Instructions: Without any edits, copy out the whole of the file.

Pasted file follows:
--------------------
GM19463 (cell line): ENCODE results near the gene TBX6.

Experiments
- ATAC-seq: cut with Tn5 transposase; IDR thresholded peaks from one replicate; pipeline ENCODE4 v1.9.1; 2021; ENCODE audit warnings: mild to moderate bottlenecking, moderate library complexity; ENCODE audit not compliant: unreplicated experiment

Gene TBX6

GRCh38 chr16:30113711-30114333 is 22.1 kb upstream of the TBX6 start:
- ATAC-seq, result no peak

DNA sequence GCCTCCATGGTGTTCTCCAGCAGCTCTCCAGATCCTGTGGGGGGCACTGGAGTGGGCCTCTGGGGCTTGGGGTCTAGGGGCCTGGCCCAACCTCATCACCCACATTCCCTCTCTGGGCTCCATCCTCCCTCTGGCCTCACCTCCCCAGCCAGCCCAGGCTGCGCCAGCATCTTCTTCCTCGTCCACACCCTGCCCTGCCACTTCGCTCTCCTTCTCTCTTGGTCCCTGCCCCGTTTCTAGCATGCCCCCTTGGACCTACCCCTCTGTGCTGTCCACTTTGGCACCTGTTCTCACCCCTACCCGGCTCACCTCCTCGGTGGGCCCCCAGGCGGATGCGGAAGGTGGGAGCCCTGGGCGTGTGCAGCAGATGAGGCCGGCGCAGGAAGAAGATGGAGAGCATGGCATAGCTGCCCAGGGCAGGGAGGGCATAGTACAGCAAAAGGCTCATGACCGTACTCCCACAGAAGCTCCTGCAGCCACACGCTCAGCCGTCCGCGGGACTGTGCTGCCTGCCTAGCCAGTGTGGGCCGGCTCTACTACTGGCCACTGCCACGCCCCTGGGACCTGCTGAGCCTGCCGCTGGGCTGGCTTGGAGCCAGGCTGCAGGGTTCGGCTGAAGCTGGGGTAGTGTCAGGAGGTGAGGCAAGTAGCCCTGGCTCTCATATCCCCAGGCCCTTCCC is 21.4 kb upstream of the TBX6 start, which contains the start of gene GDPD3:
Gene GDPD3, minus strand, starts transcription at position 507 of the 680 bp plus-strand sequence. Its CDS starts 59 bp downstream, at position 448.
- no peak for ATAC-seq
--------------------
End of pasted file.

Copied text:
GM19463 (cell line): ENCODE results near the gene TBX6.

Experiments
- ATAC-seq: cut with Tn5 transposase; IDR thresholded peaks from one replicate; pipeline ENCODE4 v1.9.1; 2021; ENCODE audit warnings: mild to moderate bottlenecking, moderate library complexity; ENCODE audit not compliant: unreplicated experiment

Gene TBX6

GRCh38 chr16:30113711-30114333 is 22.1 kb upstream of the TBX6 start:
- ATAC-seq, result no peak

DNA sequence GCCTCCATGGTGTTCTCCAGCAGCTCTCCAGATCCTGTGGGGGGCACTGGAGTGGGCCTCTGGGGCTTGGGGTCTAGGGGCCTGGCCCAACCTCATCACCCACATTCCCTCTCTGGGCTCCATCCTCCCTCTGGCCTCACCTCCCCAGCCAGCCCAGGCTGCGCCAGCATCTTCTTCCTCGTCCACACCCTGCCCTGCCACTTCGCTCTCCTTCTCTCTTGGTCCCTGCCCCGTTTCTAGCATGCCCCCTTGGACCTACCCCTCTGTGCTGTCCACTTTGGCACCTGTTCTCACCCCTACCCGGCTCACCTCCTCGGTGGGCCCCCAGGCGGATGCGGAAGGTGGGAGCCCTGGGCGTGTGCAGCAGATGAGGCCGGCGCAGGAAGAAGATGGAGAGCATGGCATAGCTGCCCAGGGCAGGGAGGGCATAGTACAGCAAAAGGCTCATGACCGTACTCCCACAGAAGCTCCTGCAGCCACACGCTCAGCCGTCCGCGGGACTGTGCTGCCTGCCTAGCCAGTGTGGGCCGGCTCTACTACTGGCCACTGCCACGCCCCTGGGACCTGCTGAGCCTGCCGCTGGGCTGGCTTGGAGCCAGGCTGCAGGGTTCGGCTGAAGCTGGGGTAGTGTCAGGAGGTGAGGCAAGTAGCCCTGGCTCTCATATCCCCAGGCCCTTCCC is 21.4 kb upstream of the TBX6 start, which contains the start of gene GDPD3:
Gene GDPD3, minus strand, starts transcription at position 507 of the 680 bp plus-strand sequence. Its CDS starts 59 bp downstream, at position 448.
- no peak for ATAC-seq